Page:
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Why overlooking ankle mobility is bad for your golf game

March 1, 2020

Most golfers know that hip, shoulder and thoracic spine mobility are mainstays of a good golf swing. Similarly, ankle mobility is critical to the golf swing, but unlike its joint counterparts, it often goes ignored.

Your ankles naturally flex to help you maintain your posture when you take your golf stance. As you transition into your downswing, you naturally squat, which helps draw power from your legs. However, to be able to correctly activate your lower body, you need functional ankle mobility.

Lacking mobility at your ankles will force you to early extend, pushing you out of your posture, sapping your swing of power and causing unpredictable misses to the right and left.

To determine if your ankle mobility is holding back your swing, kneel down on one knee, keeping your leg at a 90-degree angle. Then, press your knee over your toes as far as you can, while keeping your heel on the ground.

A normal range of motion will allow you to press your knee about five inches over your toes. An easy way to determine if you meet this range of motion is to put your fist on the ground in front of your toes — if your knee travels to the end of your fist, your ankle mobility is good. Watch the video below for a demonstration of this ankle mobility test.

If your knee doesn’t travel five inches, you have limited ankle mobility. Luckily, this can be addressed with mobility exercises that target the muscles surrounding your ankle joint like the ones described below.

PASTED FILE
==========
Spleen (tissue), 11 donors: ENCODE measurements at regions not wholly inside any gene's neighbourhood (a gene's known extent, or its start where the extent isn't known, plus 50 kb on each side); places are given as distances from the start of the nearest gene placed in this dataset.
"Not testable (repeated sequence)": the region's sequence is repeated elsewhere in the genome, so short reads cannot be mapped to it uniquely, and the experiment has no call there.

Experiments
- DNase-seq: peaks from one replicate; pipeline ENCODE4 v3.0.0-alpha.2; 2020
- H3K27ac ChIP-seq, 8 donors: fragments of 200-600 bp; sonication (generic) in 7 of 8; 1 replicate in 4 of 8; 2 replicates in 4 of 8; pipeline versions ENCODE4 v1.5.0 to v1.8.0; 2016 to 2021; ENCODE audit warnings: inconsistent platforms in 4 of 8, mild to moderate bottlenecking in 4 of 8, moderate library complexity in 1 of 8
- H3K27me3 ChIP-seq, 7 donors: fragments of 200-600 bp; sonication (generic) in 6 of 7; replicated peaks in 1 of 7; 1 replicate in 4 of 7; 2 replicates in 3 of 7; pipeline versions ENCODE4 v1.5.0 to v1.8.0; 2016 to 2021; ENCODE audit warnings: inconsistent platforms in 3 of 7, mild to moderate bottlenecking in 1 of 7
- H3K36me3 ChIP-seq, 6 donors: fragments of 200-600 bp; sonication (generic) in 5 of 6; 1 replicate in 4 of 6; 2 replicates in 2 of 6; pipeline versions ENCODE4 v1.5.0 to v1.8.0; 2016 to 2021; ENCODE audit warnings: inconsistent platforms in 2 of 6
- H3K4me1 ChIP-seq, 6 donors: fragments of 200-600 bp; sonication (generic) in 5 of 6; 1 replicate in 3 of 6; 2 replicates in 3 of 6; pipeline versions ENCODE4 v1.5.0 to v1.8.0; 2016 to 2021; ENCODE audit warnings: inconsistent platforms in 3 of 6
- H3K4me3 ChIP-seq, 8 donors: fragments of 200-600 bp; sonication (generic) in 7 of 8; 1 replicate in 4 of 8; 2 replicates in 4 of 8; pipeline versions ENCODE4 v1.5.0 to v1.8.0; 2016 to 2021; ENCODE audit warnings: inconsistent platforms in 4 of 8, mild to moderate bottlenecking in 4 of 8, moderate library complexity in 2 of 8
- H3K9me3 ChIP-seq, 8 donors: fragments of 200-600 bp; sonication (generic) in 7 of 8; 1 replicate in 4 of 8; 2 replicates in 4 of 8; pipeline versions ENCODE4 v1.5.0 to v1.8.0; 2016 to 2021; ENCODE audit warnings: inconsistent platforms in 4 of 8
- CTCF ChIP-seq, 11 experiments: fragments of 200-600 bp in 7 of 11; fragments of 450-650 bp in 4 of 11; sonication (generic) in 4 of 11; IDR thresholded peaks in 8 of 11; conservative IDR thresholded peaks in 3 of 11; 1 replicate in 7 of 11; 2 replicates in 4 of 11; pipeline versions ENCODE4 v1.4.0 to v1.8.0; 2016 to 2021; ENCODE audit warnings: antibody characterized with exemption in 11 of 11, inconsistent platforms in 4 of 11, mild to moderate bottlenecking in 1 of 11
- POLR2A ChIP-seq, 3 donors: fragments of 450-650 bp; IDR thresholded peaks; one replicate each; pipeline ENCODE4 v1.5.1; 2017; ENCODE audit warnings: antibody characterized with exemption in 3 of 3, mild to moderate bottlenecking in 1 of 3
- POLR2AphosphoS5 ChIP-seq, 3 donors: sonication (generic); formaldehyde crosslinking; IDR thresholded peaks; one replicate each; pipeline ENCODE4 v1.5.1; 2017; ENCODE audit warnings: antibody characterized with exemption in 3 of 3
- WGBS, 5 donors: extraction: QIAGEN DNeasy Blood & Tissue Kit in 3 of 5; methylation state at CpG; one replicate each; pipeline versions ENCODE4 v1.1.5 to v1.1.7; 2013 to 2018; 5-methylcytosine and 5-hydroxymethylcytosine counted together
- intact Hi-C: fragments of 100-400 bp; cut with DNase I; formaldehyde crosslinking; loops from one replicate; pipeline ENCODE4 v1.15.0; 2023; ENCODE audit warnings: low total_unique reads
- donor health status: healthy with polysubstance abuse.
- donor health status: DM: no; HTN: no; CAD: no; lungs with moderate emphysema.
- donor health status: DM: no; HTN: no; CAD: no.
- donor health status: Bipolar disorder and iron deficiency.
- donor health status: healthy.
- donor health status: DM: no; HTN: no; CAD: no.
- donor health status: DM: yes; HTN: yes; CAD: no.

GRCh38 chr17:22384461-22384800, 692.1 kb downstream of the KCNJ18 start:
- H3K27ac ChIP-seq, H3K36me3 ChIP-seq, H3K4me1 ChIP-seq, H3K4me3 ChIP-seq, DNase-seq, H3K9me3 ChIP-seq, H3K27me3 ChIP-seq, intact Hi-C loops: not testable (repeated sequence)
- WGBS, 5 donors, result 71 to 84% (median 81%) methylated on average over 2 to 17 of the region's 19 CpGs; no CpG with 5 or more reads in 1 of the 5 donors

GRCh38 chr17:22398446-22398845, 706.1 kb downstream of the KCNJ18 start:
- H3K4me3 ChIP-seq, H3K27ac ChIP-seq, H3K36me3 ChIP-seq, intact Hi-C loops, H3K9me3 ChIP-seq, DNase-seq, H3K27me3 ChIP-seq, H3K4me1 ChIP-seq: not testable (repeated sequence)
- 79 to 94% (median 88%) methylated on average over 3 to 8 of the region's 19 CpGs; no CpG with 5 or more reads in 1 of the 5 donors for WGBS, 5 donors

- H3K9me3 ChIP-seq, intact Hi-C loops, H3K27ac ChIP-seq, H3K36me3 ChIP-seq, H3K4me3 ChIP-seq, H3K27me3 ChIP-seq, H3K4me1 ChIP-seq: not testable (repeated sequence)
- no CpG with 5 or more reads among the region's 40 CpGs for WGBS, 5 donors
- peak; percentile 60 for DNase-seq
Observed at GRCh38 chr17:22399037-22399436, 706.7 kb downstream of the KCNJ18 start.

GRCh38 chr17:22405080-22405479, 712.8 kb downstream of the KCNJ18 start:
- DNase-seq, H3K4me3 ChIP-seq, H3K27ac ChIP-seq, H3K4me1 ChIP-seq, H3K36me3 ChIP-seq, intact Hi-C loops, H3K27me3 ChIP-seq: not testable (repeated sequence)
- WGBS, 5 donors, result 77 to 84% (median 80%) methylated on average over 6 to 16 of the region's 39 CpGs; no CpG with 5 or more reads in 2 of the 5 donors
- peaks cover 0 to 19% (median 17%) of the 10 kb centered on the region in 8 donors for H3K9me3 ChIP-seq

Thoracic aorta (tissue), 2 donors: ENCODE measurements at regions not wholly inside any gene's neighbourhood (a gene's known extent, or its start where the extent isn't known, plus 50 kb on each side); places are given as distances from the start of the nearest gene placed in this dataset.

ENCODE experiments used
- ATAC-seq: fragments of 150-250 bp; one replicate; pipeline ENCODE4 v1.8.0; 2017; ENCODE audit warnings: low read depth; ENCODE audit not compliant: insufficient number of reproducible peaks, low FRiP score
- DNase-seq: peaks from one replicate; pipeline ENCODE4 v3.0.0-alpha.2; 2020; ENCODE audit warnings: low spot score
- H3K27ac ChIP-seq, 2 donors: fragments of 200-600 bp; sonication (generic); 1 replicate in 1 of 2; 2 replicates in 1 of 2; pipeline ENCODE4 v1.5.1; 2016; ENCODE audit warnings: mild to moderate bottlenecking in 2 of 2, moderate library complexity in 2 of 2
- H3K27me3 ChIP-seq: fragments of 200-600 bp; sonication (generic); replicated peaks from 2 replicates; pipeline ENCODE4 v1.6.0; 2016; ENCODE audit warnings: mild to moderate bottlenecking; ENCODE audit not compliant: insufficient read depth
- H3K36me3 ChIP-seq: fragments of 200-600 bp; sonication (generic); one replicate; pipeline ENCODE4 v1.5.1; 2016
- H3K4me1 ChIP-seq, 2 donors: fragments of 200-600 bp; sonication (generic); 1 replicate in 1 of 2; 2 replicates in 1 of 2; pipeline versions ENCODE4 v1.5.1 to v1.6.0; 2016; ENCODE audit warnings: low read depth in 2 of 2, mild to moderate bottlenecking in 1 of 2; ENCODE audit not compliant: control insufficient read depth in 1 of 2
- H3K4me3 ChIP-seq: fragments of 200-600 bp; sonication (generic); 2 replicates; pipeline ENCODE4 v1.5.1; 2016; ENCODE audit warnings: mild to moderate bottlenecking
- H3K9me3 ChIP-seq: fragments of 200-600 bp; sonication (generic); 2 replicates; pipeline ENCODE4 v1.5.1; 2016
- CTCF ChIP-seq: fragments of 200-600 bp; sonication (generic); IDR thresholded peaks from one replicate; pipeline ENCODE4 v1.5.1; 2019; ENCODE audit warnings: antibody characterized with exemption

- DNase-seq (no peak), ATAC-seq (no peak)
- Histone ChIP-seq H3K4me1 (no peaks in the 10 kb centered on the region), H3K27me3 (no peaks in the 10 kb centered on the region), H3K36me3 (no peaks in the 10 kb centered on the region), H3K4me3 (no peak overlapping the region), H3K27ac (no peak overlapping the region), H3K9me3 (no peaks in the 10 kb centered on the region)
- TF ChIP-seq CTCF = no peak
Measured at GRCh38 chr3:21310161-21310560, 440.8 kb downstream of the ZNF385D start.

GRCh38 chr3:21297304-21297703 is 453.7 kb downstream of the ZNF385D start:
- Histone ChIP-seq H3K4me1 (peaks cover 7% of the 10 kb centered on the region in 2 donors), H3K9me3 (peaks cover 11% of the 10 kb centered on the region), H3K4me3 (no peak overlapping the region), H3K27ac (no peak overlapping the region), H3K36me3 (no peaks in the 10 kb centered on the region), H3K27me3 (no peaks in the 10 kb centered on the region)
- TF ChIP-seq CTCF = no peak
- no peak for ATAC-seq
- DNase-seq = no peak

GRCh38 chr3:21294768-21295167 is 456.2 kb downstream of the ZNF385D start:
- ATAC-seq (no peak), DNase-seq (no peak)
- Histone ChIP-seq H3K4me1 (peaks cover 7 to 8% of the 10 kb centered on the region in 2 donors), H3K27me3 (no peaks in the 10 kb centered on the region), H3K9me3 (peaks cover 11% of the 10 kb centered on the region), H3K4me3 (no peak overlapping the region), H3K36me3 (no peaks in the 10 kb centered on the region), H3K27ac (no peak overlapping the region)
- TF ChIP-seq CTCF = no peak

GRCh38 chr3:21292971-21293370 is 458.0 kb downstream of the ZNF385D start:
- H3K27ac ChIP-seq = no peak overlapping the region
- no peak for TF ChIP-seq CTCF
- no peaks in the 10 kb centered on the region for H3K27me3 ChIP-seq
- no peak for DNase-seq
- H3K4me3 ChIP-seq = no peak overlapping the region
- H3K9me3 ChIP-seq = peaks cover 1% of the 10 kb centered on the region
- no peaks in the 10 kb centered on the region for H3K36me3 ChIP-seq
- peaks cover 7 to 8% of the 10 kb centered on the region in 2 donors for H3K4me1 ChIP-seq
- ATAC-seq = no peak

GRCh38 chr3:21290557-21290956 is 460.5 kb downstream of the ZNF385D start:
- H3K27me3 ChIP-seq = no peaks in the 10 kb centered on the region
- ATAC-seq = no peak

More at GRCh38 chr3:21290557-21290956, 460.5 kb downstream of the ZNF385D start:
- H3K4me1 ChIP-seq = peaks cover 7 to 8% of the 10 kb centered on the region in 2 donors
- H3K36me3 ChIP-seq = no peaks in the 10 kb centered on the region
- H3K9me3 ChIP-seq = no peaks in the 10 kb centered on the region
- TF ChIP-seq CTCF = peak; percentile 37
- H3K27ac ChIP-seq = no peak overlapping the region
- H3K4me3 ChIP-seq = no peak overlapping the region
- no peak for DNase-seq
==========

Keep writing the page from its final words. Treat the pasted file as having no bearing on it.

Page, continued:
1. Lacrosse ball mysofascial massage:

Using a lacrosse ball to improve mobility is one of the most versatile exercises that can be applied to every part of the body including your ankles. To do this, take a lacrosse ball and place it under your calf and move the ball around until you find a trigger point. Sit on the spot and work on it by making small clockwise and counterclockwise circles until it dissipates. After rolling out both sides of your calves, gently roll the lacrosse ball under the arch of your foot. Be sure to avoid your toes and the base of your heel.

2. Heel Raises:

Standing with your feet hip-width apart, place your toes on an inclined position – you can use anything from weight plates to a book. Then, dorsiflex your ankles by bending your knees forward until you feel a slight stretch in the back of your ankles. Hold this position for two seconds, and return to standing. Do five sets of 10 reps.

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